Just like this movie keeps everything connected to the Games as it pulls back the frame and gets bigger, it also keeps everything deeply personal. Katniss' game is still all about protecting a handful of people in her life, including her family and the two points of her love triangle, Gale and Peeta. And the cat, Buttercup, who gets a lot of this movie's best moments.

Instead of a fish-out-of-water storyline in the Capitol and the Arena, this movie places Katniss in a weird industrial/institutional setting, full of concrete walls — broken up only by the occasional visit to some rubble and the scene of some recent carnage.

The endless tight closeups on Katniss' face, as she wrestles with her emotions, keep the movie emotionally anchored in her — but meanwhile, the film is preoccupied with Katniss as symbol. A lot of the most complicated sequences in this film involve juxtaposition, with the audio track of Katniss talking or singing while people are fighting or struggling. Katniss' singing-as-earworm becomes one of her main superpowers in this film, and there's one bravura sequence that's basically an extended musical segue.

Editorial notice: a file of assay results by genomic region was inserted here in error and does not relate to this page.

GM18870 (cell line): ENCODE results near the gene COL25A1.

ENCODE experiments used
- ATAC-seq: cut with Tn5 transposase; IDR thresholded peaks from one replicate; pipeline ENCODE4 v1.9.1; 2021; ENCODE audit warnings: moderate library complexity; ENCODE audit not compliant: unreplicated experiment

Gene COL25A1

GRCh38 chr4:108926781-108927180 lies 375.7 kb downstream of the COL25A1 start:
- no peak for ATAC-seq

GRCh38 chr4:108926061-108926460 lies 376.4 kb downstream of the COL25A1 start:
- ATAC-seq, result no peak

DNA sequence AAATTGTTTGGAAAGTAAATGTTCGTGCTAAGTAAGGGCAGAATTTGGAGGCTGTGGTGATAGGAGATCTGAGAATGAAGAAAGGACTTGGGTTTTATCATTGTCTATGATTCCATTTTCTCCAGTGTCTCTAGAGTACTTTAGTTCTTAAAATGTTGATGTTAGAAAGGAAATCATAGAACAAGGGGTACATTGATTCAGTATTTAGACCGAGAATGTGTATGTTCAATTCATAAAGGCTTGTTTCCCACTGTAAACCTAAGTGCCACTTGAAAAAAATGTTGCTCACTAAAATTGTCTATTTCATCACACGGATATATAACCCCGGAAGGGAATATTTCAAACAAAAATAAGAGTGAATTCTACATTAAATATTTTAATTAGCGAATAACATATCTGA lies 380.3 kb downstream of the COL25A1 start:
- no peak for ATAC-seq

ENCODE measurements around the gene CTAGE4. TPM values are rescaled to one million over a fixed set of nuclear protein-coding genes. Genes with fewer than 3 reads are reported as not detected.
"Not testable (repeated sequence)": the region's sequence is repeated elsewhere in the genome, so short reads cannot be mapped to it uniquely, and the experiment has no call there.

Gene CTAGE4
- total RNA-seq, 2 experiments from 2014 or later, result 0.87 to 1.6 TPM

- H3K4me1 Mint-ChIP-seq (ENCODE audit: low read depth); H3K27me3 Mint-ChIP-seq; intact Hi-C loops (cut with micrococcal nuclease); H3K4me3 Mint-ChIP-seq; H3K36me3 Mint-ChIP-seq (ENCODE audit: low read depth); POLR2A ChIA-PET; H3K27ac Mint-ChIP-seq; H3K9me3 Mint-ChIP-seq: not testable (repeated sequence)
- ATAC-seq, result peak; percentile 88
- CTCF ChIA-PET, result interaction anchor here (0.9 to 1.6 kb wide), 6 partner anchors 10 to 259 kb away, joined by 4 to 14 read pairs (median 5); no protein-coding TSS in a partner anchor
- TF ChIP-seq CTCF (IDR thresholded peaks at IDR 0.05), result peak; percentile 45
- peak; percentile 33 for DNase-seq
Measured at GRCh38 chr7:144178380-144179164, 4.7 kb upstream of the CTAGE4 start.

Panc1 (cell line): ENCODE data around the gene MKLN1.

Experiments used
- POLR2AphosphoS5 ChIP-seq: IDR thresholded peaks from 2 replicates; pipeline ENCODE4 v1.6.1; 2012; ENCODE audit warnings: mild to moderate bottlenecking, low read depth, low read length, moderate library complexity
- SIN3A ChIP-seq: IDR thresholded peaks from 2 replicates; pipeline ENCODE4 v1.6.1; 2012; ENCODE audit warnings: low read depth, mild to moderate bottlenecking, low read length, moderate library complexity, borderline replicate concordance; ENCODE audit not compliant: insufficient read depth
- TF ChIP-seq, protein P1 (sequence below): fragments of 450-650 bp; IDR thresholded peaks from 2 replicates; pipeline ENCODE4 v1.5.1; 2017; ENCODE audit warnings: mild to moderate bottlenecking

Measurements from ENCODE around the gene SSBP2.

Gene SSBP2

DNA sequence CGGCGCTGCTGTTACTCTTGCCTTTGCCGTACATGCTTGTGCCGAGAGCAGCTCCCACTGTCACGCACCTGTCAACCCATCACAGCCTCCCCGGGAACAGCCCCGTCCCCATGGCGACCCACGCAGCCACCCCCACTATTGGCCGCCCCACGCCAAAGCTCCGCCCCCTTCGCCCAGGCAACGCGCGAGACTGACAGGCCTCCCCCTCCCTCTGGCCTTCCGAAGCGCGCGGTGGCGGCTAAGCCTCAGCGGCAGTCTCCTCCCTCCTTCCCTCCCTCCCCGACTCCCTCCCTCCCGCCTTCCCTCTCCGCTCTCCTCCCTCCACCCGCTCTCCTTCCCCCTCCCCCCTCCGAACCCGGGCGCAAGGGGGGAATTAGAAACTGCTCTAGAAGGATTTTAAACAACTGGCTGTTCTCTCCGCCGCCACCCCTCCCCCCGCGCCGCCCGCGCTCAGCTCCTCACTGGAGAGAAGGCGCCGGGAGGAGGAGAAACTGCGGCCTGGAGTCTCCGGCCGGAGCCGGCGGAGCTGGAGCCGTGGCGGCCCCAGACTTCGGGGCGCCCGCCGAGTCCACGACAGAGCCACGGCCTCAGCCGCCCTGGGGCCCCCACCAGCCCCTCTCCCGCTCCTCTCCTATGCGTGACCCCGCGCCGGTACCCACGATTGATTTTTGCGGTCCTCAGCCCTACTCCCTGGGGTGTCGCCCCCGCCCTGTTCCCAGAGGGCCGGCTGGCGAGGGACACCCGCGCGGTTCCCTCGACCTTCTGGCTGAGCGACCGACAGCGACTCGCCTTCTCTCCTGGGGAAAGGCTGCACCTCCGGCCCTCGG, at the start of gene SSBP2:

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The focus on Katniss as damaged hero, and as idealized symbol, mostly works incredibly well and forms a compelling arc for this movie. Except for one or two moments that are not in the book, and which seem so ill-conceived that they threaten to undermine everything else that happens. One moment, in particular, seems to be created due to the need to add some extra drama to what is essentially the first half of a finale, but it feels like a mistake.

But in general, Mockingjay Part 1 stands on its own, better than I'd expected, and it confirms what the first two movies already told us: that this series has taken what could have been a teen-exploitation premise and turned it into one of the most potent, and complicated, political narratives of our time.